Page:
July 28, 2005 Cyberjaya, Malaysia -- SiRES Labs, a designer of high-speed optical microchips, has introduced a version of its integrated transceiver chip which the company says consumes 50% less power than competitive devices. According to the company, its SRL3101NST optical PMD chip integrates the transimpedance amplifier (TIA), limiting amplifier, VCSEL driver, digital diagnostics (control and status), and LVDS interface, all of which are typically available as individual components.
The transceiver chip is optimized for speeds ranging from 1 Gbit/sec to 3.125 Gbit/sec, and consumes 210 mW of power. The company says the device's low power capability is a result of its integrated functionality. According to the company, with a conventional architecture, all of the device's functions could require as many as three chips, with their respective power consumption. The company notes that conventional architectures result in decreased efficiency due to high power consumption.
The company says the device is designed for use with VCSELs and PIN/APDs in VSR applications including Gigabit Ethernet, SONET VSR links, intra-system, backplanes, SAN, Fibre Channel, and terabit routers and switches. The company says the integrated chip enables smaller form factors without compromising signal quality, while reducing manufacturing costs and component counts in the development of VSR modules and systems.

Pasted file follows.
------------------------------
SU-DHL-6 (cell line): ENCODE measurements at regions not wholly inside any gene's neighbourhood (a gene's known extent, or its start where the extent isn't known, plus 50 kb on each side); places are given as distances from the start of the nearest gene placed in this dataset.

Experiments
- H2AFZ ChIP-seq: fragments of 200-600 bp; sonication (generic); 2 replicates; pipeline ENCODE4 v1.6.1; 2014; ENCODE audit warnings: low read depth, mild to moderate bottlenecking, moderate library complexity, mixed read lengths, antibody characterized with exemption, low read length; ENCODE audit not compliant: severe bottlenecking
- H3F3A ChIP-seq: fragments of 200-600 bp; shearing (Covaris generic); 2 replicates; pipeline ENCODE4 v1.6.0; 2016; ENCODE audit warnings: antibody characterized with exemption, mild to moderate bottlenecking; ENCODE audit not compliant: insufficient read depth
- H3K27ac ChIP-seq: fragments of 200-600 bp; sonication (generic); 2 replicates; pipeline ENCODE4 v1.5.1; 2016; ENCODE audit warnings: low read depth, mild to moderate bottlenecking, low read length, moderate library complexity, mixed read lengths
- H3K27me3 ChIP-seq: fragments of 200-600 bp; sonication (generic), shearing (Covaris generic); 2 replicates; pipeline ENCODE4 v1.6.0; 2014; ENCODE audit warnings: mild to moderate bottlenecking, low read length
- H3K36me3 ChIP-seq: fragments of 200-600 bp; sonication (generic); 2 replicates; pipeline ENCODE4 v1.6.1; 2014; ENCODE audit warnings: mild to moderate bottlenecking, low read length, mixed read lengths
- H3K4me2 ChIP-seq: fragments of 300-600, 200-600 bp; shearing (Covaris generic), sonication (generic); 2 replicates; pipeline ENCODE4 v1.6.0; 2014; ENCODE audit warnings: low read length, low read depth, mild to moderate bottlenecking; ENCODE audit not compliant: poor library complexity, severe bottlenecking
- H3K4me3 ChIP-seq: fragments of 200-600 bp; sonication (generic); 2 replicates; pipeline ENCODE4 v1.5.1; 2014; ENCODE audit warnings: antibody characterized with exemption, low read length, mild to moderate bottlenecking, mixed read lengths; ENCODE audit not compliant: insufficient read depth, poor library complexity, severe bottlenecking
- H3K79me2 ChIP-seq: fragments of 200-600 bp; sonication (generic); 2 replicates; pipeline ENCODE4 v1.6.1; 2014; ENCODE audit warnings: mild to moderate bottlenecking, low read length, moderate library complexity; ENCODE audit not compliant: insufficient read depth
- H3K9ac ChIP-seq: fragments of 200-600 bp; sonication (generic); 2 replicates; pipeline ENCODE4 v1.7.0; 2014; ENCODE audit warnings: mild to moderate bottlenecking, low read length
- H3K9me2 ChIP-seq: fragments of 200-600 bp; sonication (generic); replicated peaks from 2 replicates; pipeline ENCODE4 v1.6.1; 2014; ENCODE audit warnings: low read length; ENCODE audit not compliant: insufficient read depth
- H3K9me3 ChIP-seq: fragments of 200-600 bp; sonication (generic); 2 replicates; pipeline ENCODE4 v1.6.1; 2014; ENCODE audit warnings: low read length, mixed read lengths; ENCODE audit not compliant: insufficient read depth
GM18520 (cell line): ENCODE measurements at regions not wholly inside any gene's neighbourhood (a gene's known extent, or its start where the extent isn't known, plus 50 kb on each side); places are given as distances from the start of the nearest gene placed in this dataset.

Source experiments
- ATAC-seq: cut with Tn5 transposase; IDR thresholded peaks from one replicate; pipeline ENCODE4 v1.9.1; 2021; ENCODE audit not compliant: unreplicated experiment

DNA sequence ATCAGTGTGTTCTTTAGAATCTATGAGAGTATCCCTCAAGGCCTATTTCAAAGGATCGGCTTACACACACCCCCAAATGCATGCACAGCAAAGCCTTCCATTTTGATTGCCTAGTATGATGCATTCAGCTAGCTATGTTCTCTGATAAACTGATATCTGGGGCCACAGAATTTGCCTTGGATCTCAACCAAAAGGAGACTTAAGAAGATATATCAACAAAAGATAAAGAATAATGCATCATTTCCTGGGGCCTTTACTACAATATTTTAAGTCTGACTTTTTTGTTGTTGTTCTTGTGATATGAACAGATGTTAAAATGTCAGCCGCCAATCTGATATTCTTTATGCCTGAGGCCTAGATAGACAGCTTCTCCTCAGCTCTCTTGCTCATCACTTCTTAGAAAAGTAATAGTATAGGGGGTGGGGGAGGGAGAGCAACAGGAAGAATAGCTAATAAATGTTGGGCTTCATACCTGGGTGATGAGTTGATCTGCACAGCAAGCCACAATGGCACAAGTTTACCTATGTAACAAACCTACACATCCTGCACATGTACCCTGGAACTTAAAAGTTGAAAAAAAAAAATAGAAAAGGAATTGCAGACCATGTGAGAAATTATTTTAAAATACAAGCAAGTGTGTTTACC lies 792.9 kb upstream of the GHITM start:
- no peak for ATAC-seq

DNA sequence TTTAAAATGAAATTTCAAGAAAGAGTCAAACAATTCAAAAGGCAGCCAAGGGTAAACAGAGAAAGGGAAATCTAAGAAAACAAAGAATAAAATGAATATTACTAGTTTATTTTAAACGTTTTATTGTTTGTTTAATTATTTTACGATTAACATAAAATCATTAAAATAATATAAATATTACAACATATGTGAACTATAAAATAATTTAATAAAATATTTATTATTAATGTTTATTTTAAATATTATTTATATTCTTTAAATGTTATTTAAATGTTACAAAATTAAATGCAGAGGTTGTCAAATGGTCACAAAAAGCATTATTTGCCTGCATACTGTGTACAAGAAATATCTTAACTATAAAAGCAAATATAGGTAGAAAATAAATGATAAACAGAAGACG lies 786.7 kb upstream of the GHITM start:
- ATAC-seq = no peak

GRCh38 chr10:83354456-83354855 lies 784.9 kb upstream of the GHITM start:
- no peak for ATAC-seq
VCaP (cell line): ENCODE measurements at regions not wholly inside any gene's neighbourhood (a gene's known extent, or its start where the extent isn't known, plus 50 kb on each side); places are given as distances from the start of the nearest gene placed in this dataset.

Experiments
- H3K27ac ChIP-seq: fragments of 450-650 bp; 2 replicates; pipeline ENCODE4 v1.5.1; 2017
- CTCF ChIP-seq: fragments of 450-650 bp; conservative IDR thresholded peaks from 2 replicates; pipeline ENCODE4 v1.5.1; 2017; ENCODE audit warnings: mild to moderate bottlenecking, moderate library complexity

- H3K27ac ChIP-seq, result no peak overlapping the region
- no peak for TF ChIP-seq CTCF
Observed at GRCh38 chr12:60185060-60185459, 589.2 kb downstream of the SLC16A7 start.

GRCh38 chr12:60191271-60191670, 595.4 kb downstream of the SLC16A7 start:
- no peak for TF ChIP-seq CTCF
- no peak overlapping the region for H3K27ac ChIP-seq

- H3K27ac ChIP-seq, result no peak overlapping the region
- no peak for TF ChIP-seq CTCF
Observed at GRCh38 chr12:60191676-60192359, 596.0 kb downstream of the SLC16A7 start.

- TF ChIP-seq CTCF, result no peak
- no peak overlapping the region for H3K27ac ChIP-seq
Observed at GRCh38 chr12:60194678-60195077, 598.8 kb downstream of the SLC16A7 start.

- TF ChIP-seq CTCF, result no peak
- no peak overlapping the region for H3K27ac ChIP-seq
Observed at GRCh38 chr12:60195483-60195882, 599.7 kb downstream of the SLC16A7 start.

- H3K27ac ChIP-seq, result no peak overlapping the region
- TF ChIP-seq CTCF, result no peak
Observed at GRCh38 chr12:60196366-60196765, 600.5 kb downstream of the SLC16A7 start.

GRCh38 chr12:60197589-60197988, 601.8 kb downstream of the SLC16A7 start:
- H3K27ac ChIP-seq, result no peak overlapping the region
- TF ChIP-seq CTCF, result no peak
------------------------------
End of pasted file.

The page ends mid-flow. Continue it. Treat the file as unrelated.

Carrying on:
According to the company, the device's main features include: single +3.3 V operation; peak-to-peak jitter of 20 ps (PRBS23); modulation and bias currents of up to 10 mA, each controllable via an external analog voltage or digitally through the internal registers via a standard, 2-wire serial interface; an integrated temperature sensor; internal closed loop feedback for temperature compensation without the need for an external monitor photodiode; an adjustable VCSEL diode monitor comparator window; tolerance of photodiode input capacitances of up to 1 pF; input current ranging from 15 µA to 800 µA; a programmable threshold for low input signal detect feature and an average input current monitor output. The device's digital status signals are accessible via internal registers or through the serial digital interface.
The SRL3101NST is available as a bare die with large bond pad pitches. Using the CMOS process, the chip is designed using proprietary dynamic self-adaptive biasing (dSAB) technology, which the company says compensates for process and temperature induced parametric variations, and allows for a higher yield of analog circuits in the CMOS process.
The device and an evaluation board are available for sampling.